The second tale Silverberg wrote for Pohl, “The Pain Peddler,” is a futuristic social satire, a genre that the Galaxy group of magazines specialized in. In the future, the networks film operations and surgeries if the patient will agree to suffer through the procedure without anesthesia. The 1962 story actually has even more currency today because the brutal and competitive TV producers are reminiscent of reality TV.
In the introduction to “Neighbor,” the third tale Silverberg wrote for Pohl, he points out that at this time he wrote SF part time, when the mood struck him, and made his living writing popular science books. He claims that SF is best written by part time writers, that writing it full time tends to reduce it to cliché. I’m not sure if Silverberg’s theory is generally true, but it certainly is true in his case, because in the 60s and 70s he did not have to churn out subpar stories to make a living; instead he focused on the stronger ideas and concepts. “Neighbor” is an interesting tale of revenge and hatred on a colonized future planet. “The Sixth Palace,” the fourth submission to Pohl, is an excellent SF adventure story that details the attempt of two treasure hunters to trick a killer robot. Both these tales are absorbing and entertaining, and a step above most of his work from the 50s, but the next few stories are the ground breaking work Silverberg is known for.
Silverberg wrote “Flies” not for Pohl but for Ellison’s Dangerous Visions. The dark, powerful tale depicts a group of enigmatic aliens returning a dead human spaceman to life. In the process they destroy his capacity for empathy, and when he returns to Earth he has a horrific effect on others. Empathy stands out as one of Silverberg’s great themes, which he explores in “The Pain Peddler” and “To See the Invisible Man,” and relies on in many of the great novels he wrote in the late 60s and early 70s, such as Man in the Maze and Dying Inside. In the story’s introduction, Silverberg states when he wrote “Flies” he did not “suspect that . . . [it] would open a new and darker phase of my own career – in which, ultimately, almost everything I wrote would become a dangerous vision.”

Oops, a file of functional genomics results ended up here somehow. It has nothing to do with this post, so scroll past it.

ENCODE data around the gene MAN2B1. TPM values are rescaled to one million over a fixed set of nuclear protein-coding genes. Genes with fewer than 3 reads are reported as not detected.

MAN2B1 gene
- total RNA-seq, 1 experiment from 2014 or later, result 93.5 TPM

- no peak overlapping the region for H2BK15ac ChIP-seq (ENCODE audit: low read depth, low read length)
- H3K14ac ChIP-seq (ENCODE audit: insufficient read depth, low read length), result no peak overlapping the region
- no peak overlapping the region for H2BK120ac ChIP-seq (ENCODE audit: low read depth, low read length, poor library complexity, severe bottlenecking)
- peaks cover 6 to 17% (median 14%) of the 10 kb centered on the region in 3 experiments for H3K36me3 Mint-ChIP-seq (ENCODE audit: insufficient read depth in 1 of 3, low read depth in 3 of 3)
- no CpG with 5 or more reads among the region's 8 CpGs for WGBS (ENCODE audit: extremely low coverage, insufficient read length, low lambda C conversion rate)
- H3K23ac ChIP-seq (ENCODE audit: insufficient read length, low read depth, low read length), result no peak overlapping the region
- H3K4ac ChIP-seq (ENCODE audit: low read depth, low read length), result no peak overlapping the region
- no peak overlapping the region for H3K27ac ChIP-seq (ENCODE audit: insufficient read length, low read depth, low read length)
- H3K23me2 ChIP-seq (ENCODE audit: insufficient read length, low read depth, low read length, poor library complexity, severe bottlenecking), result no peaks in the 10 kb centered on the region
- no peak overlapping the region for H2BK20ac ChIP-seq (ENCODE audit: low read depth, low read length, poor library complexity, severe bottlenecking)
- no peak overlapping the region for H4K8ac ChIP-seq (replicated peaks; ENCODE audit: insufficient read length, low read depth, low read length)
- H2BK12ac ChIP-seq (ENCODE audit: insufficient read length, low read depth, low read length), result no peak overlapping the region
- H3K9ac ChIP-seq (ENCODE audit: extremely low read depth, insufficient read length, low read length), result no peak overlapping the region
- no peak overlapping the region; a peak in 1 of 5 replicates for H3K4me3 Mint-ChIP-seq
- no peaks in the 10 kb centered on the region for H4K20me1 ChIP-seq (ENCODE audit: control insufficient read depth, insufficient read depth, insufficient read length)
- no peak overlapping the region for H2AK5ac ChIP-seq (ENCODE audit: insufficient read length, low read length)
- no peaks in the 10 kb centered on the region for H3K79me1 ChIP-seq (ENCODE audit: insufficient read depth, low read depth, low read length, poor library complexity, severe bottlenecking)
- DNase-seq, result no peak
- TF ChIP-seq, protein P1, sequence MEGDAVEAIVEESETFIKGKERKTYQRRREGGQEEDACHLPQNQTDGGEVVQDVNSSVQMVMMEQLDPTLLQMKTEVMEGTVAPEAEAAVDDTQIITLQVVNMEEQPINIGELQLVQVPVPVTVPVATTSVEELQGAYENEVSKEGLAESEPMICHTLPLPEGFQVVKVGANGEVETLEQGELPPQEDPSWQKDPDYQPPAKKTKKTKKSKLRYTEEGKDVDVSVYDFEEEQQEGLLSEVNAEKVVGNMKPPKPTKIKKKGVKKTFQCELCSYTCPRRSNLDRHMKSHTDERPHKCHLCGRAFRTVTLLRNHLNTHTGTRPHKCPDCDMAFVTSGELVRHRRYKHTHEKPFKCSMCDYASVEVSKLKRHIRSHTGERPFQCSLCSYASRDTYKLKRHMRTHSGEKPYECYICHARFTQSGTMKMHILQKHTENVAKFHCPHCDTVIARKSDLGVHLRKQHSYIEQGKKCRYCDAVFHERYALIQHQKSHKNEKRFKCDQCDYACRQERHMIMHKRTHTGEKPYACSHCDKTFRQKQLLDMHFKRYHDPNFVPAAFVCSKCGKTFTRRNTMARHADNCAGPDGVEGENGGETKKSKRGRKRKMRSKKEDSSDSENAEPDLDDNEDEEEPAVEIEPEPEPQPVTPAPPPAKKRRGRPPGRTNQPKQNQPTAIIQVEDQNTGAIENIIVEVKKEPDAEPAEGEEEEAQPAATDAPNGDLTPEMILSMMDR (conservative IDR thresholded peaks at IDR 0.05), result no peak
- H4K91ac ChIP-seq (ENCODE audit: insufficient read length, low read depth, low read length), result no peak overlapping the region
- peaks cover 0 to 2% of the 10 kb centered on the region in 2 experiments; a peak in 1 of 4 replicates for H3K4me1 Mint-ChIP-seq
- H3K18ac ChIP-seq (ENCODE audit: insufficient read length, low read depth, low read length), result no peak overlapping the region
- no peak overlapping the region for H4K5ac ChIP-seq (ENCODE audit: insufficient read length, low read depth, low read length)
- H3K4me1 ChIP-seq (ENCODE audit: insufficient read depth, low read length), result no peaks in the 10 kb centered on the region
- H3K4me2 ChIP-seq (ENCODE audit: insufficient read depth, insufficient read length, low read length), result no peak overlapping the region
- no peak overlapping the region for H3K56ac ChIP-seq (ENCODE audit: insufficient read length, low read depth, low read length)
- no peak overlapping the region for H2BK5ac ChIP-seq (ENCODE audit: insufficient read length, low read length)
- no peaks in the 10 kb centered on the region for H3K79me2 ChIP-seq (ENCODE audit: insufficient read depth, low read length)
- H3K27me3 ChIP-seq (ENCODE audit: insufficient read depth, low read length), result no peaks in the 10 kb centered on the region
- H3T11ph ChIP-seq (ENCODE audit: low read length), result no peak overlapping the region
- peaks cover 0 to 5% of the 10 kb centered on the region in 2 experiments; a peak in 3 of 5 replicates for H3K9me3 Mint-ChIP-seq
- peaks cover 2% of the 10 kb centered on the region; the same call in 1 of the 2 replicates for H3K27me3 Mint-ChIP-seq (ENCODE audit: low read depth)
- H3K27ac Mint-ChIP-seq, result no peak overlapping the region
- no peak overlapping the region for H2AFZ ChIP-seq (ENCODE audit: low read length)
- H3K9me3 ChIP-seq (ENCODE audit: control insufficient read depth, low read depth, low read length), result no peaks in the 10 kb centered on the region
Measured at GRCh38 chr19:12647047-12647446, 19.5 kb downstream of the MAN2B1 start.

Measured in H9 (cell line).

“Halfway House” continues the darker phase of Silverberg’s writing as aliens offer an inspiring and brilliant business executive the opportunity to have his cancer cured, but the price for the cure is that he must spend several years as an administrator in a galactic waystation with the responsibility of deciding who is worthy of miraculous life-saving cures and who is not, a difficult, horrendous, but important burden.
“To the Dark Star” is one of the first SF treatments of black holes, and is an excellent and disturbing exploration of the interactions between a human, a modified human, and an alien in the close confines of a small space ship.
“Hawksbill Station,” one of my favorite SF tales, is one of the best time travel stories of the 60s, which brilliantly portrays the early Paleozoic period, the Cambrian time of the trilobites, when life was largely confined to water. In the future, political prisoners are exiled to the Cambrian era by a one-way time machine, where they live in a gulag. Silverberg’s depiction of the various left wing and right wing radicals, and their disputes over economic and political theories impresses as a realistic and compelling portrayal.
“Passengers,” a dark tale with powerful characterization, is both a love story and a shocking depiction of the effect predatory aliens have on humans. What makes the tale different from a story like Heinlein’s Puppet Masters is that the focus is wholly on character, not on overcoming the aliens through action.